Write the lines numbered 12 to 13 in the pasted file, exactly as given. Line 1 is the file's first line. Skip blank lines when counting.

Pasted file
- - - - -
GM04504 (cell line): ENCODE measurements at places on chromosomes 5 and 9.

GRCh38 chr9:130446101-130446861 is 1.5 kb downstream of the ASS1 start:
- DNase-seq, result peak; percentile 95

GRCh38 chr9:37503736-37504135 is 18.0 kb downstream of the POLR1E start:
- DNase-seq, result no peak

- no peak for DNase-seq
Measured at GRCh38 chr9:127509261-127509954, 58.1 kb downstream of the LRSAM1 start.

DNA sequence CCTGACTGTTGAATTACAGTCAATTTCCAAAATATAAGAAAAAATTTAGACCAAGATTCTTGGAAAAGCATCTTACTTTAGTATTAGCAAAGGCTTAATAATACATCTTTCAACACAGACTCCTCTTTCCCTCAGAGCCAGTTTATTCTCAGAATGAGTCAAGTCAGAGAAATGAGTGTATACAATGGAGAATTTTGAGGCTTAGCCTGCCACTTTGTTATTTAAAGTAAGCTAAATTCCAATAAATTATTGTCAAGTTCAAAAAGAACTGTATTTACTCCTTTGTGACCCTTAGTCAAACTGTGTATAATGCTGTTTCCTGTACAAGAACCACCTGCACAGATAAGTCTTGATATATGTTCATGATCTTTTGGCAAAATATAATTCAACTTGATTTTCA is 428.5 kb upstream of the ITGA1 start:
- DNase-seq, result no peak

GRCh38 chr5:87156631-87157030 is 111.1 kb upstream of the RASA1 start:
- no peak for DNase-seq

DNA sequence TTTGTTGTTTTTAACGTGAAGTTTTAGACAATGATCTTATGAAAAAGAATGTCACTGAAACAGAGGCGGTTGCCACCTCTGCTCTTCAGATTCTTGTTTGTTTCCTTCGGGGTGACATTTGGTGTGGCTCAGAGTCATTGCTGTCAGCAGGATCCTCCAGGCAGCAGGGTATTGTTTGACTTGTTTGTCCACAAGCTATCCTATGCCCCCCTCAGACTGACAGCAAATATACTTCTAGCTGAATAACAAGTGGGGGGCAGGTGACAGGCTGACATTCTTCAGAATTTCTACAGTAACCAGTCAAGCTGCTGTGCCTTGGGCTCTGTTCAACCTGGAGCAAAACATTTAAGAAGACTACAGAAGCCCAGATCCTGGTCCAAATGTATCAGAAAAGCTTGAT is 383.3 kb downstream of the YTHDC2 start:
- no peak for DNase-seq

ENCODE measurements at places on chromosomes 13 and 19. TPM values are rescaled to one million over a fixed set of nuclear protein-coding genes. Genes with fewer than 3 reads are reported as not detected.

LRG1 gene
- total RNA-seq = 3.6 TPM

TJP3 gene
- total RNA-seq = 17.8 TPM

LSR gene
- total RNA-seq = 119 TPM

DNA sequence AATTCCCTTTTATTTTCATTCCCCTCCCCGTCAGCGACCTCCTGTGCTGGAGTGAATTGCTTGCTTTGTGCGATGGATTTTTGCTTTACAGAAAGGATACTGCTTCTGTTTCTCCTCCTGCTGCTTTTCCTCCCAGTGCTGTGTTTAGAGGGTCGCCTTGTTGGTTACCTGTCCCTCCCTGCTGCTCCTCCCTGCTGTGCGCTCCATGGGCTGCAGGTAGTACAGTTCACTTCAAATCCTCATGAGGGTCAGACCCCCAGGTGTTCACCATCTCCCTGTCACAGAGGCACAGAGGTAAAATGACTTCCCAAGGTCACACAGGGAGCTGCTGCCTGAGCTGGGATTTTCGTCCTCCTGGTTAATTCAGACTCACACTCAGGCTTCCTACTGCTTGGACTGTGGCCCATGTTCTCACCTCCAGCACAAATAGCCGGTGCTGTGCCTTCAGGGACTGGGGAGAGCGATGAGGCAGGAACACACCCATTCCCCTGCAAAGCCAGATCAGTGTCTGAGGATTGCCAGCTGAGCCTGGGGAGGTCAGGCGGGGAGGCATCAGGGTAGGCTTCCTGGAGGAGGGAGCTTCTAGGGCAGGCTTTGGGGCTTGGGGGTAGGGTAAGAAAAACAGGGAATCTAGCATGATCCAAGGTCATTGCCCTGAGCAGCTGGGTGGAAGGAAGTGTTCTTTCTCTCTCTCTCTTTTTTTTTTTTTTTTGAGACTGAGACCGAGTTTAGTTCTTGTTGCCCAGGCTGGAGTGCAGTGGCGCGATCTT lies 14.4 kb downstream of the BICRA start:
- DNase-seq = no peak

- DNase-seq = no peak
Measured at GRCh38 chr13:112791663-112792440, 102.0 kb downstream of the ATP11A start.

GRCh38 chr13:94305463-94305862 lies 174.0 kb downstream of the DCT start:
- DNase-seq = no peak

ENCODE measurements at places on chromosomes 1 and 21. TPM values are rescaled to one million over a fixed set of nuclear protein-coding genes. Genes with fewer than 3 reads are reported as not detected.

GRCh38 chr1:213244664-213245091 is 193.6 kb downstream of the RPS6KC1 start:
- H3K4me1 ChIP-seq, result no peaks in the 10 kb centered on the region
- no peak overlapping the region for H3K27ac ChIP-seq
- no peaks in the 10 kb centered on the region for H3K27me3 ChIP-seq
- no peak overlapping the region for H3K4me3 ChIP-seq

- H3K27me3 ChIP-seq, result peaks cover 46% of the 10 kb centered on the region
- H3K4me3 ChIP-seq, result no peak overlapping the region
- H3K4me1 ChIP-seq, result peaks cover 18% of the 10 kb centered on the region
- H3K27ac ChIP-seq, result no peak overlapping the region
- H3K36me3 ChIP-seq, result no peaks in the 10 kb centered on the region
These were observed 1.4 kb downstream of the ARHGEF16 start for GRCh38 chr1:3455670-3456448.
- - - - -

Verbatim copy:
DNA sequence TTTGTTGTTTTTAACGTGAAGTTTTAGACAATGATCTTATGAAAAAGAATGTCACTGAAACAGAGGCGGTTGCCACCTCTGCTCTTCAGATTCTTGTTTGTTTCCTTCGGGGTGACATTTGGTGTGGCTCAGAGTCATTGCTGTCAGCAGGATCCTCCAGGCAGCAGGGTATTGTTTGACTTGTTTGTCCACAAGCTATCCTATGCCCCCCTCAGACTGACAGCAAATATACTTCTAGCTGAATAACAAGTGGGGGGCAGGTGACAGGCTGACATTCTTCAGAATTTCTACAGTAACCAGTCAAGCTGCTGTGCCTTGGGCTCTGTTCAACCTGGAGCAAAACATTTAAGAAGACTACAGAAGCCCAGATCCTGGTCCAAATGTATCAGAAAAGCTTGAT is 383.3 kb downstream of the YTHDC2 start:
- no peak for DNase-seq